Kentucky Governor: Easter Churchgoers Will Have License Plates Recorded, Told to Self-Isolate
Kentuckians who attend in-person church services on Easter Sunday will be told to self-isolate for 14 days by state officials, according to governor Andy Beshear. The Democratic governor announced the plan on Friday, stating that Kentucky state troopers will record the license plates of vehicles parked at churches on Easter Sunday.
The plan is for Kentucky Department of Public Health officials to contact drivers who attended church gatherings and to tell them that they must remain in self-isolation for 14 days.
Kentucky is already prohibiting gatherings of ten people under the state of emergency order enacted by Beshear. Louisville Mayor Greg Fischer has stated that only a “handful” of churches in the Louisville metro area are holding in-person services, explaining that he was “imploring” the churches to cancel planned public services.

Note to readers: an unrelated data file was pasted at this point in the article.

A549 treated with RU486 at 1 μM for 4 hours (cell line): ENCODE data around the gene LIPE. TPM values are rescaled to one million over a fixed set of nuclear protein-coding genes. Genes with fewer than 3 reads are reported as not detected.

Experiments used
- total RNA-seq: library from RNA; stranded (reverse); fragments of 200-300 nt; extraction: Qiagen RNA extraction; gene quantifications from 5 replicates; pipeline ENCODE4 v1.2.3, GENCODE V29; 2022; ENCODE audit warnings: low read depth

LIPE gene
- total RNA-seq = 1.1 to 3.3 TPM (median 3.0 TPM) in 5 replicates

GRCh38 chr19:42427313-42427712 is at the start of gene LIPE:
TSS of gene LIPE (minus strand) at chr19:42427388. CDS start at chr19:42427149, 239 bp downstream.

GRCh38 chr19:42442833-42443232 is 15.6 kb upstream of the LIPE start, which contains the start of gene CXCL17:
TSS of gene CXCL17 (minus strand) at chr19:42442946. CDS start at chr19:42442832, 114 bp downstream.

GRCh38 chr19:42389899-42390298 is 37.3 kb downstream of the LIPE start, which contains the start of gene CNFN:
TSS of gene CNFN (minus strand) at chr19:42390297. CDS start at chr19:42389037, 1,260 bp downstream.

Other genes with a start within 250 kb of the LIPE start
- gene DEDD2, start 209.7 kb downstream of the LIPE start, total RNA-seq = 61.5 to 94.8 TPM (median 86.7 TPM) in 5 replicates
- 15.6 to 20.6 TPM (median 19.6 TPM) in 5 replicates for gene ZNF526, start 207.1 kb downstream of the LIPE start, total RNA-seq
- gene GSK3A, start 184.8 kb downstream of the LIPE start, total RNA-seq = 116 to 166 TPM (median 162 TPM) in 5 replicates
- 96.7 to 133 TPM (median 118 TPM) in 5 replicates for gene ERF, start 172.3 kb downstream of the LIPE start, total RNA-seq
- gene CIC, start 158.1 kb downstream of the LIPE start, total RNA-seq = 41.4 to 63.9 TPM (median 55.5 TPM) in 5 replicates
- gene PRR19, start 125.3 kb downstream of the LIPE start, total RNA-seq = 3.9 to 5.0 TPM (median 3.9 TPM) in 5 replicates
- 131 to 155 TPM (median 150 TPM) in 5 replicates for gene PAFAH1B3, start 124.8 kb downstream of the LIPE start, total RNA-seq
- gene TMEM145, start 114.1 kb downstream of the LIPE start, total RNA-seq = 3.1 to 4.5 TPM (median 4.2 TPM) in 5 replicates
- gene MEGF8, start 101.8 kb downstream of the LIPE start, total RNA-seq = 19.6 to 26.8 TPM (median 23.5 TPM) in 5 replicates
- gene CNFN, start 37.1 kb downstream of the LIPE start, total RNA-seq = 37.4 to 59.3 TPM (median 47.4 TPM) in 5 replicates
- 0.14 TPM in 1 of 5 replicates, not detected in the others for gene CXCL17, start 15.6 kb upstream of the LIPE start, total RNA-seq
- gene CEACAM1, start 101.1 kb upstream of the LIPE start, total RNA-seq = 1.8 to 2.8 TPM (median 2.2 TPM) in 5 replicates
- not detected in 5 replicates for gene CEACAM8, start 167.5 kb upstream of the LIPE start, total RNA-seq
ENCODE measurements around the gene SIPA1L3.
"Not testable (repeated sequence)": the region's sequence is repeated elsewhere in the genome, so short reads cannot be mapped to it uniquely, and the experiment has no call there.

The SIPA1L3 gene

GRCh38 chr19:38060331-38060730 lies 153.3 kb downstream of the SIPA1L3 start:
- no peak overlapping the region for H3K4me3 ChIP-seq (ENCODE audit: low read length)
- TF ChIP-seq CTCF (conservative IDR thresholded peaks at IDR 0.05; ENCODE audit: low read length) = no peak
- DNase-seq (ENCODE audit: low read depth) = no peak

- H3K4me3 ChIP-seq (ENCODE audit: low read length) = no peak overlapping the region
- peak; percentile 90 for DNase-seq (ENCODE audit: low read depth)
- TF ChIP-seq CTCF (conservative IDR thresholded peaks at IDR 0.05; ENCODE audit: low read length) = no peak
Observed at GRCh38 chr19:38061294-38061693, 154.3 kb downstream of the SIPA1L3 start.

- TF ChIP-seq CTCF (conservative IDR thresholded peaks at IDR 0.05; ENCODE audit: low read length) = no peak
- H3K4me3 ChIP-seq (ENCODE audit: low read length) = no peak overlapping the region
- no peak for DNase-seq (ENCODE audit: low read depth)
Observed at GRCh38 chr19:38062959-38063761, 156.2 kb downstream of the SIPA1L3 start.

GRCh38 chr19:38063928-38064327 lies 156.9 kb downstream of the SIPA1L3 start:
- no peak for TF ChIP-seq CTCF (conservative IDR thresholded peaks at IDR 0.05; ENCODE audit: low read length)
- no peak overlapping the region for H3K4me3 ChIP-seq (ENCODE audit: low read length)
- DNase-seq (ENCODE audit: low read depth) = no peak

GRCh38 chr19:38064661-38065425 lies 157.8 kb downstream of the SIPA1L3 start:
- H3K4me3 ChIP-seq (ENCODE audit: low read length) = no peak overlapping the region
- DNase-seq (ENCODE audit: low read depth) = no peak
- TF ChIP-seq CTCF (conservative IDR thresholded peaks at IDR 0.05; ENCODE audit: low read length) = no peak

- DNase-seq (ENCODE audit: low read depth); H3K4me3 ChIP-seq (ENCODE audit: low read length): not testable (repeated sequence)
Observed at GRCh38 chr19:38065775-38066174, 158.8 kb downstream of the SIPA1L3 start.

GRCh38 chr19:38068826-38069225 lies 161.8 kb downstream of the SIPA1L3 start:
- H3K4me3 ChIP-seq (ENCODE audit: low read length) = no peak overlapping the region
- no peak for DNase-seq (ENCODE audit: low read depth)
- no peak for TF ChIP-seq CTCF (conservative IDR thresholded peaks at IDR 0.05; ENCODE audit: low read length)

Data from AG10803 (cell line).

As of Friday night, Kentucky has incurred almost 1,700 coronavirus diagnoses with approximately eighty deaths.
Beshear claims that his office has identified 17 churches across the state that are willfully planning on hosting Easter Sunday services despite the executive order that expressly suspended religious gatherings during the pandemic. The governor has admitted that the small handful of organizations that are flouting the executive order means that “just about everybody is doing the right thing.”
There is a strong case to be made that pastors and churchgoers should be avoiding church services in the midst of the pandemic. The overwhelming majority of churches in America, and presumably Kentucky, have suspended in-person services, with many offering online streaming services instead. But Beshear’s threat to chase down churchgoers who attend services is more likely to concern the public about the state’s response to the crisis than it is to deter large gatherings, which are probably unlikely to occur in any event.